Guest AuthorSreekanth K Arimanithaya

Like in life, a career has different stages: How do we ‘grow’​ along the journey?

By | Sreekanth K Arimanithaya | Global Talent and Enablement Services Leader, EY Global Delivery Services

About two decades ago, I read the book Novations by Gene W. Dalton and Paul H Thompson, and it left a lasting impression on me. The thoughts proposed are still widely used. In a nutshell, it says like in life – your career has different stages. 

Well, the pandemic has made us all revisit, retrospect, and reconsider our careers. As offices re-open, many of us are truly mapping out our purpose, careers, and lives. On one of these self-realization reveries, the book Novation popped back on my mind as I contemplated what I was to do next. The book describes career stages, and here is what I learned in each:

Stage 1: Contributing dependently- Learn

At this stage, the focus is on learning. A trend I have seen over the years is that the skills emerge before the jobs. So, keep the curiosity burning. Most of our careers start with academic credentials, but we soon outgrow them, so we seek to learn on the job. Apply your learning and convert them into experiences and new scenarios. 

Also, be bold; not all your learning has to be in your domain. It is great to have a cross-functional view, to have both technical and leadership skills. View this entire stage as an investment. The earlier you begin, the better your plan – higher the returns as you go along.

Have a broad view of learning itself – formal education like certifications and self-learning help. But invest in people and networks. Find mentors who can nurture your skills. 

To sum up: Learn, observe, absorb and finally, be curious. At this stage, it is all about ‘you’.

Stage 2: Contributing independently- Do

Once you learn to ‘learn’, the next step is to ‘do.’ When you apply your learning to your experiences, you build credibility.  

Pick new challenges and actively seek opportunities. Try to bring in a perspective and add value. I always advise, ‘do not sit on the sidelines, invite yourself to the party!’. But be mindful that as you raise the bar, you need to deliver. Even in this stage, the focus is on ‘you,’ but you have started to stretch yourself to build your credibility, skills, and network.

Stage3: Contributing through others- Guide/ Coach

As we mature in our careers, the focus shifts wider; as we move to more managerial and leadership roles, we look beyond ‘you’ to ‘others.’ We work with larger teams, and there is a lot more time spent on teaching and coaching. 

Here you learn through teaching, and this helps you navigate ‘people-skills-decisions’. Your contributions become more complex. This is an enabler role, where you are instrumental in creating the workplace ecosystem. 

Many of us want to be subject matter experts who opt-out of people management roles. So, we have to be mindful that this stage is not a description of organizational hierarchy. Whatever your role or responsibility be – you would be nurturing the next generation. Here we learn by teaching.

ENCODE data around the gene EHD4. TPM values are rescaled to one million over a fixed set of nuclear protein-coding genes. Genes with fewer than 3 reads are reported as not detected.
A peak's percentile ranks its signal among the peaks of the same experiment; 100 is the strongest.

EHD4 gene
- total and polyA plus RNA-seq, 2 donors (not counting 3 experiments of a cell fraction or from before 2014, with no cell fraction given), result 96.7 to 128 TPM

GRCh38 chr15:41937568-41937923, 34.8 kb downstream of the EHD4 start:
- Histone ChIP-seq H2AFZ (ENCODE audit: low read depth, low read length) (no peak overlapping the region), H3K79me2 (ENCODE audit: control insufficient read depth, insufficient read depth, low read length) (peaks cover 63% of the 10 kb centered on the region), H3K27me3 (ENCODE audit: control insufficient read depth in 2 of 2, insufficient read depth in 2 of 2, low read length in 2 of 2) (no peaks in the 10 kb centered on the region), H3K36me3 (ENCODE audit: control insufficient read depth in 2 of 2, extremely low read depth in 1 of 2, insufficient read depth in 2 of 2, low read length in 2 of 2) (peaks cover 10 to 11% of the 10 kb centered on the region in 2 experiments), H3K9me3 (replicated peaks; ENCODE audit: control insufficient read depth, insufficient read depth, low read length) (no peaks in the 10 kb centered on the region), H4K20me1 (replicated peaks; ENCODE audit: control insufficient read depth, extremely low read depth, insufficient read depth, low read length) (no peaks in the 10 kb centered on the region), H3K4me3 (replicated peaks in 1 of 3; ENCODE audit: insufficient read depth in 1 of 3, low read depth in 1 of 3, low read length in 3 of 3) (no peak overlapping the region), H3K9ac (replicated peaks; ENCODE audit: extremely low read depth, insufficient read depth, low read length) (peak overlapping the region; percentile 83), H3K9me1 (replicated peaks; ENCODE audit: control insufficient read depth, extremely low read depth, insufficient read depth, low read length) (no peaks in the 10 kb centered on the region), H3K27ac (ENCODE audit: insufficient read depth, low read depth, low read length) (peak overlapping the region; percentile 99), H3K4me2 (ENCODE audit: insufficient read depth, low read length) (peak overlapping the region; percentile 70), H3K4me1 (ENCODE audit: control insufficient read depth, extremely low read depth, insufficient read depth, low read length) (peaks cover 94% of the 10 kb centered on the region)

Stage 4: Contributing strategically – Shape

In this stage, you are shaping the business, reimagining your function or unit, many a time across geographies. You spend a lot more time ideating and bringing together all your learning and experiences to unlock potential – for yourself, people around you, your organization, and the larger community (if you are driven to do so). 

Cheat-sheet from my experience: 

  • This is observational and not prescriptive. If you chart your life, you see childhood, adolescence, youth, maturity. A broad circle of life can similarly be seen at work.  But this does not apply to all; we navigate the journey at different paces, we have distinct advantages and hurdles in the process. So, each journey is unique and evolving. Our challenge will be transitioning successfully from one stage to another.
  • Learning never stops. While your formal education may or may not hold the same intensity throughout your journey, learning never stops. Your learning agility can add pace to your growth. 
  • It is yours to build. Organizations can build the infrastructure, but it is for you to build. Insights from Novation are no secret – it was published in 1986, it will not help you make the career transitions. It simply makes you aware of it. 
  • Create your identity. Who are you? Beyond your skills, the role, the rank. What drives you? At work, your purpose, etc., are the most important aspects in the long run.
  • Start with purpose. At each stage, your purpose may evolve, but it is important that you have one. 
  • Finally, knowledge and skills are easy to acquire, identity and motivational drivers are unique. Be intentional about them. 

Career growth, even in this framework is not a hierarchical march to the top. It is about making a difference – to you and people around you.

Republished with permission and originally published at Sreekanth K Arimanithaya’s LinkedIn

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